Full Frame Insight: Modern Chinese Women at a Crossroads

Full Frame

Like so many things in China, the images of women portrayed in film, television, and magazines have undergone dramatic change. Thirty years ago, women were just emerging from the restricted images of the Maoist-era when Chinese women were portrayed nearly always in a glorified and almost heroic way.

Today the modern Chinese woman is portrayed – online, on air, and in more than forty-five glossy fashion magazines — including international brands like Elle and Cosmopolitan. But Chinese women are grappling with balancing the influences of tradition and those of rampant commercialization in their lives.

To get one perspective on the pressures on Chinese women, Full Frame spoke to Chinese-American author and women’s rights advocate, Joy Chen.

Modern Chinese Women at a Crossroads

Modern Chinese Women at a Crossroads

To get one perspective on the pressures on Chinese women, Full Frame spoke to Chinese-American author and women’s rights advocate, Joy Chen.
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According to Joy Chen, international fashion magazines like Harper’s Bizarre are structured much differently in China than they are in the United States.  Every issue profiles strong women who are making an impact in science, and business and women who are leading the way in Chinese society.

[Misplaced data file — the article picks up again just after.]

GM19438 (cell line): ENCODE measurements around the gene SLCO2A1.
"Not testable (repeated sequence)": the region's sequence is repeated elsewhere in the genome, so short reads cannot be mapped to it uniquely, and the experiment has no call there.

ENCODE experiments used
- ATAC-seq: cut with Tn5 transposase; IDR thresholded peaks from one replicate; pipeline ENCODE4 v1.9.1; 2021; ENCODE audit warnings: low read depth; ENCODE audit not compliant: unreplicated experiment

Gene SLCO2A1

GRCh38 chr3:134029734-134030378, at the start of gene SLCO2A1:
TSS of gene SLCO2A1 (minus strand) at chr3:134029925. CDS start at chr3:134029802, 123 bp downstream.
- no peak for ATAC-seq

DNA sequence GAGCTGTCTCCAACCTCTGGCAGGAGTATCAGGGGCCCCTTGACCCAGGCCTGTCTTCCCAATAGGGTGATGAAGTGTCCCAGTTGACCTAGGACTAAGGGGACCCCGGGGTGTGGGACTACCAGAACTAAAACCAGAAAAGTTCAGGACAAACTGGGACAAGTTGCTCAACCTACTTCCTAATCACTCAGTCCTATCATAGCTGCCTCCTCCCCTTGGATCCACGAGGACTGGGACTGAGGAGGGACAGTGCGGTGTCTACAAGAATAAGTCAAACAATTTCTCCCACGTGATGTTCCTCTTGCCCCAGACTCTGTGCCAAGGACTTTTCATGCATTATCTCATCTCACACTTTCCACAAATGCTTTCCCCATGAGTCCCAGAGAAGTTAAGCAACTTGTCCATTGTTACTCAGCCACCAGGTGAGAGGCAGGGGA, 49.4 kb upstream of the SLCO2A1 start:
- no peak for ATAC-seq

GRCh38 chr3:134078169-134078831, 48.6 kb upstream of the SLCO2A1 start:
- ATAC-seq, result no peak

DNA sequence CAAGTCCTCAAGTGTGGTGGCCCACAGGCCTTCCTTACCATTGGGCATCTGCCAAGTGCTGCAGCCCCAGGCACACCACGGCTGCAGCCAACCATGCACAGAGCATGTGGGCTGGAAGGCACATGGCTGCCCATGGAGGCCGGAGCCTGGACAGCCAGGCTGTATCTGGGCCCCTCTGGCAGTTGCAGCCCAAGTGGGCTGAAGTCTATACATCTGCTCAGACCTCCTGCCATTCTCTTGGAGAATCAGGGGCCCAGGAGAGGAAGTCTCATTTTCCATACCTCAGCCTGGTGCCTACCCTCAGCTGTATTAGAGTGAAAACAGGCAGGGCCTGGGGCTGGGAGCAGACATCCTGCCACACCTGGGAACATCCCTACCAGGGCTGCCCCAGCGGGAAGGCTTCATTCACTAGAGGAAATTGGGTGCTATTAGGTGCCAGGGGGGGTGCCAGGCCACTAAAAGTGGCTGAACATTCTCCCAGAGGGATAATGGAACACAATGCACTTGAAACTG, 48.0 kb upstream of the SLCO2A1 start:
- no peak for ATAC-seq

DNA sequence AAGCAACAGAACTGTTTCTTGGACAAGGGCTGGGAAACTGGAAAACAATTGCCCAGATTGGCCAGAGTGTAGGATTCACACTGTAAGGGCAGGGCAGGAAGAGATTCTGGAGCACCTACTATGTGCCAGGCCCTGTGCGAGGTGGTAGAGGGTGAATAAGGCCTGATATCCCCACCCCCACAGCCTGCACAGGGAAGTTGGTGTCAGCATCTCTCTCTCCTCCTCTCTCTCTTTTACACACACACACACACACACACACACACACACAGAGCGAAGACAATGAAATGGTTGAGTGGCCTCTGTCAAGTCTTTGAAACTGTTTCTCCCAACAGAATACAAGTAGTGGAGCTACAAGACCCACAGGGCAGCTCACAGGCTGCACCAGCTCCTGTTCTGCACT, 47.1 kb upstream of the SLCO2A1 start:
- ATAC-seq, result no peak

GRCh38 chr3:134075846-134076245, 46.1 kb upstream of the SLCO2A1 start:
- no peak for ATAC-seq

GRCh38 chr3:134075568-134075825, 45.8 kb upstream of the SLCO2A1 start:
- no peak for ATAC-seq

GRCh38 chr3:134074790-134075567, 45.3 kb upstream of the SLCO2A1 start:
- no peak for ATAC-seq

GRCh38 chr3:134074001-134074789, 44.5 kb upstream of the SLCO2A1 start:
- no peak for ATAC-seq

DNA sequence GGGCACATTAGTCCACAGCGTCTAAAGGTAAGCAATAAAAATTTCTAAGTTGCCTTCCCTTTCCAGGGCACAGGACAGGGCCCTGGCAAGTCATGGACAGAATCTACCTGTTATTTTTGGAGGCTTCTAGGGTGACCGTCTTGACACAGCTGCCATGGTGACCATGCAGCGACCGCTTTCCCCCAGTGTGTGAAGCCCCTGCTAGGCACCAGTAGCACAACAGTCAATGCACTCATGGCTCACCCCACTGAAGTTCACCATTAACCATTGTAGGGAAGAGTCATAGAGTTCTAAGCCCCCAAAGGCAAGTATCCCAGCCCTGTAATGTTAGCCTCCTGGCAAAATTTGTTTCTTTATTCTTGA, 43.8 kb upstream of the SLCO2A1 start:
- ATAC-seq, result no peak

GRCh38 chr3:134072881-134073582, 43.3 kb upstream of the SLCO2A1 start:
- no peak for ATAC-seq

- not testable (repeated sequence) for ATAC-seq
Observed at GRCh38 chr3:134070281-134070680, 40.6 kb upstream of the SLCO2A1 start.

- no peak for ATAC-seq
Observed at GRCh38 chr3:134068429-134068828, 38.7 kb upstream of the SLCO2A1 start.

“You certainly have the advertising focusing on models and movie stars that you see in the American magazine,” Chen said, “But when it comes to the editorial content I do feel there is a sense of civic responsibility among these fashion editors, who are women, to give their readers a sense of what total beauty is.”

 Chen’s book, Do Not Marry before Age Thirty, has gained many readers in China. It discusses the pressures on Chinese women to marry before the age of 25… or be regarded as so-called ‘left-over’ women.